Demian

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#10
My two cents here:

No "base to base" contact anymore: meaning that formations, while still the core of regimental playstyle in Warhammer will benefit from a much more "free" way to run through in the field.

Why?

Because I've blocked the advance of an entire horde by turning a simple enemy chariot in the way of it, and even though 90% of the unit would be able to move 4'' and engage me in combat, those 2 models stuck in the way of the chariot won't allow said unit to do what it's supposed to do. It's... actually pretty funny.

Given the "Our rules have changed" slogan from the new Total War: Warhammer and somewhere else I read it from GW, it could mean they'll improve the movement phase a little bit, thus making round or square bases a matter of preference, and not a core mechanic (I've always wanted that my Necromancer could just stick behind his unit and keep throwing zombies at his enemies, which any evil-doer would, instead of sticking his face for it to be poked at with a spear.

This simple improvement could justify getting a "free-range" formation and engagement (you can sit within... I dunno, 2'', 3'' or 4'' from an enemy unit, and still fight it, forming up your advance as you want or need).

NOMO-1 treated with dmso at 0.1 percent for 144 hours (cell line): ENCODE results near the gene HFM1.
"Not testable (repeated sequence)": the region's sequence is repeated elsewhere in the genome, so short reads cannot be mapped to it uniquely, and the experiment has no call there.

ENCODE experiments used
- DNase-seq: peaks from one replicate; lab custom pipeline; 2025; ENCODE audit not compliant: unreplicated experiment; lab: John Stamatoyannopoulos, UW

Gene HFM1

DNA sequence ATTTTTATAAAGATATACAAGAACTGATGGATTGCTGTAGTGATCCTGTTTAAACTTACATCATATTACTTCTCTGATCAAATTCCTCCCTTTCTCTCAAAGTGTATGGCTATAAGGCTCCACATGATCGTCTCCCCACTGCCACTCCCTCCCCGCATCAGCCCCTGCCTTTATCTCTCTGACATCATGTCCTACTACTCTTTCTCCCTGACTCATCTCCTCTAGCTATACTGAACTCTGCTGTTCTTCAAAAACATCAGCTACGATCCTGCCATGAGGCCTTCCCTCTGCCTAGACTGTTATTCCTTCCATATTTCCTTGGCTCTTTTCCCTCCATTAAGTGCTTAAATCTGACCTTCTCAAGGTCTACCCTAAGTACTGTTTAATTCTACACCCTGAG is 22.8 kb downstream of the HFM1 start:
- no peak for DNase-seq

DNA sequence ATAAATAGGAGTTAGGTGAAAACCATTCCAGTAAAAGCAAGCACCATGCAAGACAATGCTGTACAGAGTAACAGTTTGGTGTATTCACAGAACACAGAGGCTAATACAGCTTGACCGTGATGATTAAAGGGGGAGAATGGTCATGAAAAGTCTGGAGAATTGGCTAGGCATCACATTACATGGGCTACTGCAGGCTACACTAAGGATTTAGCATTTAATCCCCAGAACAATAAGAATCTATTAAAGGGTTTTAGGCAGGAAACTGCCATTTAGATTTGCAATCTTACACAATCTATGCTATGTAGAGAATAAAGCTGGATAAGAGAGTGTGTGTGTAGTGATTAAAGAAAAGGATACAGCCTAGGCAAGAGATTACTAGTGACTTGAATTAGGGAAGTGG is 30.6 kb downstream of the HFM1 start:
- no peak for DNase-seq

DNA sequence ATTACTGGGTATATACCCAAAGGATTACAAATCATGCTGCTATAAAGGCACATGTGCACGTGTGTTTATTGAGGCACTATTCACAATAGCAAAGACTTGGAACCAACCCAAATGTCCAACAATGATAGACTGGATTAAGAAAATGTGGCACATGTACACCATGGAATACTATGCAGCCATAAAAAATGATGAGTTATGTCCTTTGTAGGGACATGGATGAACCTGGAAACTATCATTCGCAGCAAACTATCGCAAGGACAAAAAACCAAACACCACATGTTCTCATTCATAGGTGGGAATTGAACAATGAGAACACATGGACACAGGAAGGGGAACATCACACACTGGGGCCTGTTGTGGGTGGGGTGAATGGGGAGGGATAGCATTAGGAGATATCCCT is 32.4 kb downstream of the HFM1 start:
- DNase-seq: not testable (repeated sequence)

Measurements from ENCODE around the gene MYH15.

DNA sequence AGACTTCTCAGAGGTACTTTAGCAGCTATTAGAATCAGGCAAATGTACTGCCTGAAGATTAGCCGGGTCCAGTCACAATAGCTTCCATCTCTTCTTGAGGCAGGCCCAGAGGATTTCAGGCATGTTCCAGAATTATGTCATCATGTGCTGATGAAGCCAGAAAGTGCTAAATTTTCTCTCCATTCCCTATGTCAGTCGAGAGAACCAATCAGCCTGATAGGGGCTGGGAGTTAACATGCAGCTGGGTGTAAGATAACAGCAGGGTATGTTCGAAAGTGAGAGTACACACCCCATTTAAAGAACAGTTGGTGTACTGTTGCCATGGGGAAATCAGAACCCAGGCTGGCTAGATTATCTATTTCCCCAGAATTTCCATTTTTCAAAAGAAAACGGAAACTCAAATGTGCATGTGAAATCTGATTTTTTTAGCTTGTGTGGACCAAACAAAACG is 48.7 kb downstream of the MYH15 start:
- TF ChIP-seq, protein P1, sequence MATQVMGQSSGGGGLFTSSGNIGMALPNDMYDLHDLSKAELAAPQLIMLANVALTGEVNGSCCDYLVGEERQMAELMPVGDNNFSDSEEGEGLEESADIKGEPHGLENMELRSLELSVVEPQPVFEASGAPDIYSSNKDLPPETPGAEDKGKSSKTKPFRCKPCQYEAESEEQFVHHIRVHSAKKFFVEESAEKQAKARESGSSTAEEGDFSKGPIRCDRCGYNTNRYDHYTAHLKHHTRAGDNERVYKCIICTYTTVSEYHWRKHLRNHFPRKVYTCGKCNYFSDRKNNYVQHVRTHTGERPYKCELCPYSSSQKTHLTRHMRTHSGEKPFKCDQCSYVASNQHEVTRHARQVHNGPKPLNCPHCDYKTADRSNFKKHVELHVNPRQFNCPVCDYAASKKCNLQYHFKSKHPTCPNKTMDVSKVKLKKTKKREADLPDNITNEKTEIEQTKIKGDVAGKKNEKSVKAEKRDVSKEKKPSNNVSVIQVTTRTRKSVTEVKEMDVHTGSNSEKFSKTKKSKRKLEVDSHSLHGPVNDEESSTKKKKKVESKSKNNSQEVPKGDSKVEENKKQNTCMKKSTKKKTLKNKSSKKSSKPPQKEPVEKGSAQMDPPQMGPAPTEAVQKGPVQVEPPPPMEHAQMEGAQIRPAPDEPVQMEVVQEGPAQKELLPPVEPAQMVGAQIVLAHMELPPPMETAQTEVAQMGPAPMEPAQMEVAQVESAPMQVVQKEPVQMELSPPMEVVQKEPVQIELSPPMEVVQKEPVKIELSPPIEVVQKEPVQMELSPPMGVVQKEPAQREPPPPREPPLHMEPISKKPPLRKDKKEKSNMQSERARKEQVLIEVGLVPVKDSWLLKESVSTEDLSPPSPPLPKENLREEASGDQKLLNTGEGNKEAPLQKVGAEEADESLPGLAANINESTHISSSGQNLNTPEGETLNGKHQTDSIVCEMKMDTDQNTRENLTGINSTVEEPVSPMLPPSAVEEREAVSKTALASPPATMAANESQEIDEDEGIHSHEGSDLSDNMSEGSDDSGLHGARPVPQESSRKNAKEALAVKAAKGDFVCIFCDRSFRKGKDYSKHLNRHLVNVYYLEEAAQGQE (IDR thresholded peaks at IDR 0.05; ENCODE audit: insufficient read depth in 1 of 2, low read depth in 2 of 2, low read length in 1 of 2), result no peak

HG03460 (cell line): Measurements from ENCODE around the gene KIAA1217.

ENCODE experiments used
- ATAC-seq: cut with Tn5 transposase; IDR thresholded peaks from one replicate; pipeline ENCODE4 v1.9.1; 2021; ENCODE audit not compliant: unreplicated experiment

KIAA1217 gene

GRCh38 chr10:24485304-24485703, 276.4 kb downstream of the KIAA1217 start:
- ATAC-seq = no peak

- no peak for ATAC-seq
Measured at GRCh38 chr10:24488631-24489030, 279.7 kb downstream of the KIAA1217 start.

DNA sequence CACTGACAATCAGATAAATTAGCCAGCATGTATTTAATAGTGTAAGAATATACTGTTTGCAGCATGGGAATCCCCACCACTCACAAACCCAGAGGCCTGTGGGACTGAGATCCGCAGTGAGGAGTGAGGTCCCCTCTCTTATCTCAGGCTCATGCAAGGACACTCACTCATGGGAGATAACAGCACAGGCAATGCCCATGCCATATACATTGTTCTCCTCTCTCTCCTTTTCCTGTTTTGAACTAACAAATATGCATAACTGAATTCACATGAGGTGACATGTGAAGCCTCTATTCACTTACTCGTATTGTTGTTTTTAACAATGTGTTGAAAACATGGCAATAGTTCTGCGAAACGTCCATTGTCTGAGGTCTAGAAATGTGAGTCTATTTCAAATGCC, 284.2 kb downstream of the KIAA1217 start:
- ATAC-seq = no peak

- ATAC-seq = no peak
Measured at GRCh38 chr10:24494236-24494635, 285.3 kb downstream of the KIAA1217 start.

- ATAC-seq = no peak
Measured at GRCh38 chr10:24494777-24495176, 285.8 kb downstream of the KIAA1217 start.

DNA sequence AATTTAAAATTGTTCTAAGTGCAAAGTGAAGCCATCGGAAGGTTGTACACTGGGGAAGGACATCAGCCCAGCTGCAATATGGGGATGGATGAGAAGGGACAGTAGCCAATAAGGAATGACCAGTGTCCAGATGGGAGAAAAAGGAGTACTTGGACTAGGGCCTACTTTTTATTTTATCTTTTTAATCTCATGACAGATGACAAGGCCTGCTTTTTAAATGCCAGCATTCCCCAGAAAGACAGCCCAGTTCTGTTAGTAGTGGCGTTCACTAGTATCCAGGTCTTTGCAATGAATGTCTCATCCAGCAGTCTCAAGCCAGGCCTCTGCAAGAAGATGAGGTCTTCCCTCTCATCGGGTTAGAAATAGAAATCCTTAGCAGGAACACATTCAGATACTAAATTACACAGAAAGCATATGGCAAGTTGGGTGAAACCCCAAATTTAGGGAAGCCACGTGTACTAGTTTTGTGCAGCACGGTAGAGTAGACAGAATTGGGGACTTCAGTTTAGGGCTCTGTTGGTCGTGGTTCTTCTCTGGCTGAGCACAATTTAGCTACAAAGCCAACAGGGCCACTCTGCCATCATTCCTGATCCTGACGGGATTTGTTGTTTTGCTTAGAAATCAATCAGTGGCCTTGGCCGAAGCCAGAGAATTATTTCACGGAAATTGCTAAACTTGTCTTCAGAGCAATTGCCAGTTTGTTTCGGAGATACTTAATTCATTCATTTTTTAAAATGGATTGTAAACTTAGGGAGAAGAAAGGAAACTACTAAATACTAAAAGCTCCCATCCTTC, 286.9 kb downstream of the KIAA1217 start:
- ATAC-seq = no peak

Movement trays could serve just as means of transportation, but once the action starts, you'd position every dude in your unit and have him fight whoever you want, making charge rolls an effective way to determine how much can you move and where you'll end up.

----------------------------------------------------------

Combined phases?

I'd be deviating a lot from the core 8th ed here, but it could be simpler to just have a single combined turn, moving 1 unit at a time, until you have nothing left to move, or choose not to (have you guys ever played Warhammer 40k: Conquest?). Thus making it a bit more chess-like, forcing you to relent from playing 3-unit armies and gaining strategic advantage through the use of smaller-mobile units to block or counter your opponent's moves.

Same with shooting and magic phases. Imagine you have to go offensive and defensive with the same amount of dice pool. Could be nice.

-----------------------------------------------------------

What would it mean for us?